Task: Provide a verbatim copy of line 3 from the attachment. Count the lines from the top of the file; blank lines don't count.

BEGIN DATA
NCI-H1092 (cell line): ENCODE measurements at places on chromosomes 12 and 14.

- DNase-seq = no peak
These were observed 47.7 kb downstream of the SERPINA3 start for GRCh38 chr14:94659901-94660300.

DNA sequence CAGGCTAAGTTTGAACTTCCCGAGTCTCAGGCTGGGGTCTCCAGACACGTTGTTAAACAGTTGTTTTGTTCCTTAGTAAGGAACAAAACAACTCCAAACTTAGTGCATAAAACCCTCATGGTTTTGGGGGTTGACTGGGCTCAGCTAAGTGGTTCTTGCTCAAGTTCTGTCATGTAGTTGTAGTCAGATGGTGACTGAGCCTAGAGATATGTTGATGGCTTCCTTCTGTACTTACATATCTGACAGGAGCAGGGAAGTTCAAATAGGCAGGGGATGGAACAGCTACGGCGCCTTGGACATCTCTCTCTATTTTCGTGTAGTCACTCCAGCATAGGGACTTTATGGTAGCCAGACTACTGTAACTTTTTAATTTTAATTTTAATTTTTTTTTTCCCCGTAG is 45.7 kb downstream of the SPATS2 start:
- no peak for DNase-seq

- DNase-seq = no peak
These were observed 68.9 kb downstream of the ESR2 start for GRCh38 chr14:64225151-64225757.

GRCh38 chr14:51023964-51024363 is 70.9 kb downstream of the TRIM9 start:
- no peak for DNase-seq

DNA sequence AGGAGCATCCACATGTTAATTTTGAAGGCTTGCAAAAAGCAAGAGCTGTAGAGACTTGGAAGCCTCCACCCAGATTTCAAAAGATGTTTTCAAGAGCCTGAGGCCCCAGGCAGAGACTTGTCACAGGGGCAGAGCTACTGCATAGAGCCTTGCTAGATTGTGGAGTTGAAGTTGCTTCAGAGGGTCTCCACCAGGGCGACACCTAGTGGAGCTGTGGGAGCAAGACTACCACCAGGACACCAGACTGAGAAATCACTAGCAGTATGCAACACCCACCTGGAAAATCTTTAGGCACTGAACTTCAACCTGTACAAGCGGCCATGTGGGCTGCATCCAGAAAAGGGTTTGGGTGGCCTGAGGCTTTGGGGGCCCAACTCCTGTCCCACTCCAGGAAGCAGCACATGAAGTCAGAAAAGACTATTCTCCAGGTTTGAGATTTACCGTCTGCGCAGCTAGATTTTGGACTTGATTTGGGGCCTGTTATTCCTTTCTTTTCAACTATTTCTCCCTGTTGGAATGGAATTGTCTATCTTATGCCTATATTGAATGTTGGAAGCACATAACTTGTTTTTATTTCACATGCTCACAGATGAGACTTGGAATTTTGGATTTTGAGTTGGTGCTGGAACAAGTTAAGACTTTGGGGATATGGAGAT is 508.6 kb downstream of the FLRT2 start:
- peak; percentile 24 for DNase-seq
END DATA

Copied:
These were observed 47.7 kb downstream of the SERPINA3 start for GRCh38 chr14:94659901-94660300.